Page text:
Bringing together scholarship on issues relating to language, culture, and identity, with a special focus on Asian countries, this volume makes an important contribution in terms of analyzing and demonstrating how language is closely linked with crucial social, political, and economic forces, particularly the tensions between the demands of globalization and local identity. A particular feature is the inclusion of countries that have been under-represented in the research literature, such as Nepal, Bangladesh, Brunei Darussalam, Pakistan, Cambodia, Vietnam, and Korea. The book is organized in three sections:
- Globalization and its Impact on Language Policies, Culture, and Identity
- Language Policy and the Social (Re)construction of National Cultural Identity
- Language Policy and Language Politics: The Role of English.
Unique in its attention to how the domination of English is being addressed in relation to cultural values and identity by non-English speaking countries in a range of sociopolitical contexts, this volume will help readers to understand the impact of globalization on non-English speaking countries, particularly developing countries, which differ significantly from contexts in the West in their cultural orientations and the way identities are being constructed.
Language Policy, Culture, and Identity in Asian Contexts will interest scholars and research students in the areas of language policy, education, sociolinguistics, applied linguistics, and critical linguistics. It can be adopted in graduate and advanced undergraduate courses on language policy, language in society, and language education.
Table of Contents
Contents: Preface. A.B.M. Tsui, J.W. Tollefson, Language Policy and the Construction of National Cultural Identity. Part I: Globalization and Its Impact on Language Policy, Culture, and Identity. K. Hashimoto, Japan’s Language Policy and the “Lost Decade”. Y. Sungwon, Globalization and Language Policy in South Korea. M.K. David, S. Govindasamy, The Construction of National Identity and Globalization in Multilingual Malaysia. P.G-L. Chew, Remaking Singapore: Language, Culture, and Identity in a Globalized World. T. Clayton, Transition, Culture, and Language in Cambodia. Part II: Language Policy and the (Re)Construction of National Cultural Identity. A.B.M. Tsui, Language Policy and the Social Construction of Identity: The Case of Hong Kong. M. Saxena, Multilingual and Multicultural Identities in Brunei Darussalam. R.A. Benton, Mauri or Mirage? The Status of the Mäori Language in Aotearoa New Zealand in the Third Millennium. Part III: Language Policy and Language Politics: The Role of English. R.K. Agnihotri, Identity and Multilinguality: The Case of India. S.K. Sonntag, Change and Permanence in Language Politics in Nepal. T. Rahman, The Role of English in Pakistan With Special Reference to Tolerance and Militancy. T. Hossain, J.W. Tollefson, Language Policy in Education in Bangladesh. J.W. Tollefson, A.B.M. Tsui, Issues in Language Policy, Culture, and Identity.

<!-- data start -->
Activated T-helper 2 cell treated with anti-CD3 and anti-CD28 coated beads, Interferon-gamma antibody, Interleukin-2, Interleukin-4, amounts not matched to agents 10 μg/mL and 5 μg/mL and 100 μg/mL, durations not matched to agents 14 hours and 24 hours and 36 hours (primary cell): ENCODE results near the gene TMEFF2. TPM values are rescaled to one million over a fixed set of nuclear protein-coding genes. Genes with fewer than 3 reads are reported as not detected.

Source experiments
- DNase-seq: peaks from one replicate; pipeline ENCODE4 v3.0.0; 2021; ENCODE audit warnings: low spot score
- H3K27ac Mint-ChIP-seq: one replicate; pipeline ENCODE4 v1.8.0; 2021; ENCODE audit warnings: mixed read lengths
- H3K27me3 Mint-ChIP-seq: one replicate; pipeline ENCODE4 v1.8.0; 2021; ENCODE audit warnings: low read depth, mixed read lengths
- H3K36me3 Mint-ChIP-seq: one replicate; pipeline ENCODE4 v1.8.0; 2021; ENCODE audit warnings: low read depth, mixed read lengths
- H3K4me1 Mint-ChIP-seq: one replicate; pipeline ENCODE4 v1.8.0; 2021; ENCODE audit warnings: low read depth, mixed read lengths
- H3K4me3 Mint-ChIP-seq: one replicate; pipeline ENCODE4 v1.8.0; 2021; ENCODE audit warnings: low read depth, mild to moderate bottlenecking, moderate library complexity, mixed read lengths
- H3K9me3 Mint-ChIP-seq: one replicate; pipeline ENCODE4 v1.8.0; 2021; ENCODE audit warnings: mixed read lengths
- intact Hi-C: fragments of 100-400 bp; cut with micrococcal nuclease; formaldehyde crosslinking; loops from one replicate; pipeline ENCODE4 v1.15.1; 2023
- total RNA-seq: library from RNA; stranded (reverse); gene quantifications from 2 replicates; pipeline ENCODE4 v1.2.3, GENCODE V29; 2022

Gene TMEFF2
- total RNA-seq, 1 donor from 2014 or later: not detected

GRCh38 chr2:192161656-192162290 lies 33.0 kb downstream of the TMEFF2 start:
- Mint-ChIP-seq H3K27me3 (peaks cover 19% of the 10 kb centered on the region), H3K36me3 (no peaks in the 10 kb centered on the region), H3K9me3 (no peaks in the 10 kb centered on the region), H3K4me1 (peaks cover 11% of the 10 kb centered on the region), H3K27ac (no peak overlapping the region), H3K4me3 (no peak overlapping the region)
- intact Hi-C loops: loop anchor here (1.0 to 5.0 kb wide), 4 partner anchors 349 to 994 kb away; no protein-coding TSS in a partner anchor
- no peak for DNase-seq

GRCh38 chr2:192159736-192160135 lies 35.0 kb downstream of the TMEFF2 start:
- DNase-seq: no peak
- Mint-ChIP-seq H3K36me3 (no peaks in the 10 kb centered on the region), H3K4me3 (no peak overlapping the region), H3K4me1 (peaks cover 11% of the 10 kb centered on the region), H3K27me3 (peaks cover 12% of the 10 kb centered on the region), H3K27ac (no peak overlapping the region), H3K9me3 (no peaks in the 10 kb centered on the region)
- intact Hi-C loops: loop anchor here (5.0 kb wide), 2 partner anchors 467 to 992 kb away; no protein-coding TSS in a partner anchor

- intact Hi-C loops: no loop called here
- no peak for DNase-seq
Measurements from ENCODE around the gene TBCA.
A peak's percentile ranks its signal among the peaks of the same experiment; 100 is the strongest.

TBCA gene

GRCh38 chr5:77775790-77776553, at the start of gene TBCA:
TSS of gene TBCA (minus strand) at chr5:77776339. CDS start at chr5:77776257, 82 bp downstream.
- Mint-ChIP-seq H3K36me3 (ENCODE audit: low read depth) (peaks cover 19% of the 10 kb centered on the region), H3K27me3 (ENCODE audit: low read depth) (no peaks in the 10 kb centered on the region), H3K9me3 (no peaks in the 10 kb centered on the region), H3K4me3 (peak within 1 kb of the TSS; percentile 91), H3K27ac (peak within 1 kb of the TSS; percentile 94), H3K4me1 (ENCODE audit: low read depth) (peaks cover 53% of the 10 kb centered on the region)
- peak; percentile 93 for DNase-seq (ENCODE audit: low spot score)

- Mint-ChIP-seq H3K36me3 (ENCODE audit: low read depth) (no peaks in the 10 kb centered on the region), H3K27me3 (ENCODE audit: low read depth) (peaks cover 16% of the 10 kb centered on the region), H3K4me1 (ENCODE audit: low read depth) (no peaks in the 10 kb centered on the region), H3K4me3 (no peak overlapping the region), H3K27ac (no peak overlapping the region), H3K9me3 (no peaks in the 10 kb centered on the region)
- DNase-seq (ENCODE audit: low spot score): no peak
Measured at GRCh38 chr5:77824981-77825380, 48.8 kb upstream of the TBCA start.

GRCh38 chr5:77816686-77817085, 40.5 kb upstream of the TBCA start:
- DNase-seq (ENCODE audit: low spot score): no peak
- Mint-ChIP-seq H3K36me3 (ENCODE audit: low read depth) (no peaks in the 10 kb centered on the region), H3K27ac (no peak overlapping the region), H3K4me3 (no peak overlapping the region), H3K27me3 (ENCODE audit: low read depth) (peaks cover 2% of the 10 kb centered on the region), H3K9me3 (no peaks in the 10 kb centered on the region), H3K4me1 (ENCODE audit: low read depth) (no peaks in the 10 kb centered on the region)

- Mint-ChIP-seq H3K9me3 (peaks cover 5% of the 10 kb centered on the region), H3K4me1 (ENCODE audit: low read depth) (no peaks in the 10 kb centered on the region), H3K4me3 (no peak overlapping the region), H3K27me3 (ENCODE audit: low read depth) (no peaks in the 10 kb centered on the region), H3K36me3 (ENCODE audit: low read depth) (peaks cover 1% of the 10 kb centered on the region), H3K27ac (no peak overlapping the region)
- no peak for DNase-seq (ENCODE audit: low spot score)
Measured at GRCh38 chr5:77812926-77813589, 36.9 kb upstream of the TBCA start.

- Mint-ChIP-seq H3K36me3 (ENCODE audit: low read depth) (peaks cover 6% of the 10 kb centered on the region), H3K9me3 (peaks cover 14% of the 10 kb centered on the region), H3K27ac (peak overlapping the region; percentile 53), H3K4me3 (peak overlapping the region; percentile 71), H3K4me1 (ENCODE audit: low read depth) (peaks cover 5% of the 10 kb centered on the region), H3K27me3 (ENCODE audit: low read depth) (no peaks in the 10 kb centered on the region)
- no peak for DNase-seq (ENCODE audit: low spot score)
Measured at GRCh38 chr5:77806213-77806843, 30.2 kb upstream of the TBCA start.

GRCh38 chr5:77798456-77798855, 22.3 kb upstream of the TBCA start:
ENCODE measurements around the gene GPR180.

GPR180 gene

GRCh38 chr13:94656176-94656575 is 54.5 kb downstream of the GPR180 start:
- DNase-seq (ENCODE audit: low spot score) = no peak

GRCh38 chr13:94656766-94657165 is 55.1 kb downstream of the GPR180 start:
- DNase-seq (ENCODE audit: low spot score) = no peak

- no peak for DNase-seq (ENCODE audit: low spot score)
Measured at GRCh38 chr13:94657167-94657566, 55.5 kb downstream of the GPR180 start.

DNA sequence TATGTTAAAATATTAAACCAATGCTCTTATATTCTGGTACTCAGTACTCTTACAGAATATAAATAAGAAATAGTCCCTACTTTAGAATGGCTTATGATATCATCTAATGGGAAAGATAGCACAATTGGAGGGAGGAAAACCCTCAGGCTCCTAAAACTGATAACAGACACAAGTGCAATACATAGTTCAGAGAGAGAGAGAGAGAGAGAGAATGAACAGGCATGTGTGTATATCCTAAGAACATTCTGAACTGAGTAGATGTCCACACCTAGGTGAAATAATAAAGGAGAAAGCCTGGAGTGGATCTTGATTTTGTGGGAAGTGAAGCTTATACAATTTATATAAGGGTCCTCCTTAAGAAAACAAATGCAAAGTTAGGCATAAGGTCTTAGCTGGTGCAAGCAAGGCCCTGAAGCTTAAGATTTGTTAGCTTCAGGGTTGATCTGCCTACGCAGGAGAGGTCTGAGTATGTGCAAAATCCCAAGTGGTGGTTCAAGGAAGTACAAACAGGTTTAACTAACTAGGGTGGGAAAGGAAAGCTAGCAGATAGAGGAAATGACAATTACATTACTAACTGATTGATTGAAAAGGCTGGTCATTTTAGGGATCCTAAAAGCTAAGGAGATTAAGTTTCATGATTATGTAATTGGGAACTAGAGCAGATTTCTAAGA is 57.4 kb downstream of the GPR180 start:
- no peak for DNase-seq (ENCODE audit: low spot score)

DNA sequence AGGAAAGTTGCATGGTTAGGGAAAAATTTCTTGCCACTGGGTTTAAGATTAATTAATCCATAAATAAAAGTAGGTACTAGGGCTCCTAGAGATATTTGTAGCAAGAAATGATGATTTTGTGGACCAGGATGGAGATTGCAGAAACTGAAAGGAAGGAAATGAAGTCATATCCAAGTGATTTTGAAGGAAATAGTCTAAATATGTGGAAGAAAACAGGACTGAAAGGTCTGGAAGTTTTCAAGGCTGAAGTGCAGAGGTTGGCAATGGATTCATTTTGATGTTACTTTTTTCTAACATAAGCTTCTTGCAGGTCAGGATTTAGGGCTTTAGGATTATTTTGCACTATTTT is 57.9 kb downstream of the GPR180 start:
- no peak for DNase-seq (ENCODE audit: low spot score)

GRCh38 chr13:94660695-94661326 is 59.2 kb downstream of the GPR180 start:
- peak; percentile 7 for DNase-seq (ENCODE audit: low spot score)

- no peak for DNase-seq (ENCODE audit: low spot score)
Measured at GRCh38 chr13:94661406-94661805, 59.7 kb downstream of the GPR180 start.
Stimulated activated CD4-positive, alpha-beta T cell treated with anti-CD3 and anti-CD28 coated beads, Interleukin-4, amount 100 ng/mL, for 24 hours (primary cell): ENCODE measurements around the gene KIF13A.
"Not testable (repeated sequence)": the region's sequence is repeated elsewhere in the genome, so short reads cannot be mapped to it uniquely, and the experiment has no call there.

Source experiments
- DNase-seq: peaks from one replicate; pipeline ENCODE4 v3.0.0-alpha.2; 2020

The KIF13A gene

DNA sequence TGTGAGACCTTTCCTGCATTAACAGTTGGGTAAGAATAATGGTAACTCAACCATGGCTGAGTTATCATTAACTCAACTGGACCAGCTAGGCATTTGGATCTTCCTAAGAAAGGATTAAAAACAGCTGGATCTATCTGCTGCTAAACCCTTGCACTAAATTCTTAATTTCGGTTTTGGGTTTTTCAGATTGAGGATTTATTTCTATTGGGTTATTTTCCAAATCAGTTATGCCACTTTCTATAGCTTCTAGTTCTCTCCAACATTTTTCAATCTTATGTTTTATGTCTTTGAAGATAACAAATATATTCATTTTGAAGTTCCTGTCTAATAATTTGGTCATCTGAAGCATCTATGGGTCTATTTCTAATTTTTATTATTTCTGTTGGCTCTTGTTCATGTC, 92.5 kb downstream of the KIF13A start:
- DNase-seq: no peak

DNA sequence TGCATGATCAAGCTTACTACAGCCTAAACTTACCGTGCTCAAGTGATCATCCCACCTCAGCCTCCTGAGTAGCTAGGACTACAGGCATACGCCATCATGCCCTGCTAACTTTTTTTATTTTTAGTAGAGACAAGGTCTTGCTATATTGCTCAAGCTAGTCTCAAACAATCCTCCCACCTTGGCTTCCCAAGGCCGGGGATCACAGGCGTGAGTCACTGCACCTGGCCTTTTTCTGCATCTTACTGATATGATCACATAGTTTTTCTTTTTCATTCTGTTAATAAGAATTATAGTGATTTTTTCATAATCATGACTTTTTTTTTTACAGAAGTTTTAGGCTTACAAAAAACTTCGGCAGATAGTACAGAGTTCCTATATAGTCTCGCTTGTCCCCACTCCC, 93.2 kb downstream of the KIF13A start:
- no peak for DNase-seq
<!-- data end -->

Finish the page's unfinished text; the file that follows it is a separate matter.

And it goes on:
"The book is certainly a must-read for anyone who is interested in issues in language policies and practices in Asian countries. It is a great sourcebook that may be used in graduate and undergraduate courses on language policy, language in society and language education.... The detail of discussion makes this book an extremely useful reference for those involved in language policy issues." -- Yasemin Kirkgoz, Linguist List, 5/14/2007
The issues raised in Language Policy, Culture, and Identity in Asian Contexts should be of interest to students of (critical) applied linguistics as well as to students of nationalism. By situating national language policies in their complex sociopolitical settings, the book provides compelling analyses of some of the paradoxes engendered in forming national cultural identities via language and through identifying stakeholders, their (conflicting) interests, and the identity construction and negotiation processes at work. Linguists and language planners in education should benefit immensely by reading these case studies of various Asian countries and their recent language planning and management efforts." -- Saud Alazzam-Alwidyan, TESL-EJ, September 2008, Volume 12, Number 2
"LPCIx is an important addition to studies on globalization, language policies, and national identities in Asia. It provides a comprehensive and focused investigation of the complex relationships between language policies, cultures, and identities that so far have been infrequently and/or inadequately covered in the existing literature. It also provides issues, agendas, and avenues, as well as theoretical and methodological tools, for further inquiries into these issues." -- Journal of Language, Identity, & Education, January 1, 2009